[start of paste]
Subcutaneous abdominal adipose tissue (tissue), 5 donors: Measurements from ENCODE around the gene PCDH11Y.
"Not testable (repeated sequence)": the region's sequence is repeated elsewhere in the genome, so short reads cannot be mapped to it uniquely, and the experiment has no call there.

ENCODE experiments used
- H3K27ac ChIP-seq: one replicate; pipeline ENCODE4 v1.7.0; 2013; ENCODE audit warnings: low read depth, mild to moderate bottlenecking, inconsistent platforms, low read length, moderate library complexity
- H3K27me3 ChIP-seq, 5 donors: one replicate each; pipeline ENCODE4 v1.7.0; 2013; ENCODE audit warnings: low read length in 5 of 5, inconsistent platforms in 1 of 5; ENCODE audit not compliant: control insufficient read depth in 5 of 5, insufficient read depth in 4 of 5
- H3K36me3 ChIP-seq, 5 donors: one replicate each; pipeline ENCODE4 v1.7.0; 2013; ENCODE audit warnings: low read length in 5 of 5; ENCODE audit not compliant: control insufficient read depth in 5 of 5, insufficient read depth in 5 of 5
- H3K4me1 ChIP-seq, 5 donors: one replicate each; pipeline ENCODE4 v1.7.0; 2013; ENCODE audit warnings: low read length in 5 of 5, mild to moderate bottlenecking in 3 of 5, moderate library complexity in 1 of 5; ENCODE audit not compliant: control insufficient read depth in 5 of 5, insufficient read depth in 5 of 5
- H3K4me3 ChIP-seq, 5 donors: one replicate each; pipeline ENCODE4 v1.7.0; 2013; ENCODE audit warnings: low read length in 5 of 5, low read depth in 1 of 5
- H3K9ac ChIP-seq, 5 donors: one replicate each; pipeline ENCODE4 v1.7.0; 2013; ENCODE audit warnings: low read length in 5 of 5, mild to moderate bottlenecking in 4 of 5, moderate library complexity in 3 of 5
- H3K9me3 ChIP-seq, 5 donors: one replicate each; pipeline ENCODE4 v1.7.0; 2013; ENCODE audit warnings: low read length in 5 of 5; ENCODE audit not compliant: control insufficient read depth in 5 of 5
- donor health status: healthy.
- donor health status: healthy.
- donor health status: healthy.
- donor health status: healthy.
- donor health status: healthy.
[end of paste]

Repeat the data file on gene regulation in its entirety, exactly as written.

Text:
Subcutaneous abdominal adipose tissue (tissue), 5 donors: Measurements from ENCODE around the gene PCDH11Y.
"Not testable (repeated sequence)": the region's sequence is repeated elsewhere in the genome, so short reads cannot be mapped to it uniquely, and the experiment has no call there.

ENCODE experiments used
- H3K27ac ChIP-seq: one replicate; pipeline ENCODE4 v1.7.0; 2013; ENCODE audit warnings: low read depth, mild to moderate bottlenecking, inconsistent platforms, low read length, moderate library complexity
- H3K27me3 ChIP-seq, 5 donors: one replicate each; pipeline ENCODE4 v1.7.0; 2013; ENCODE audit warnings: low read length in 5 of 5, inconsistent platforms in 1 of 5; ENCODE audit not compliant: control insufficient read depth in 5 of 5, insufficient read depth in 4 of 5
- H3K36me3 ChIP-seq, 5 donors: one replicate each; pipeline ENCODE4 v1.7.0; 2013; ENCODE audit warnings: low read length in 5 of 5; ENCODE audit not compliant: control insufficient read depth in 5 of 5, insufficient read depth in 5 of 5
- H3K4me1 ChIP-seq, 5 donors: one replicate each; pipeline ENCODE4 v1.7.0; 2013; ENCODE audit warnings: low read length in 5 of 5, mild to moderate bottlenecking in 3 of 5, moderate library complexity in 1 of 5; ENCODE audit not compliant: control insufficient read depth in 5 of 5, insufficient read depth in 5 of 5
- H3K4me3 ChIP-seq, 5 donors: one replicate each; pipeline ENCODE4 v1.7.0; 2013; ENCODE audit warnings: low read length in 5 of 5, low read depth in 1 of 5
- H3K9ac ChIP-seq, 5 donors: one replicate each; pipeline ENCODE4 v1.7.0; 2013; ENCODE audit warnings: low read length in 5 of 5, mild to moderate bottlenecking in 4 of 5, moderate library complexity in 3 of 5
- H3K9me3 ChIP-seq, 5 donors: one replicate each; pipeline ENCODE4 v1.7.0; 2013; ENCODE audit warnings: low read length in 5 of 5; ENCODE audit not compliant: control insufficient read depth in 5 of 5
- donor health status: healthy.
- donor health status: healthy.
- donor health status: healthy.
- donor health status: healthy.
- donor health status: healthy.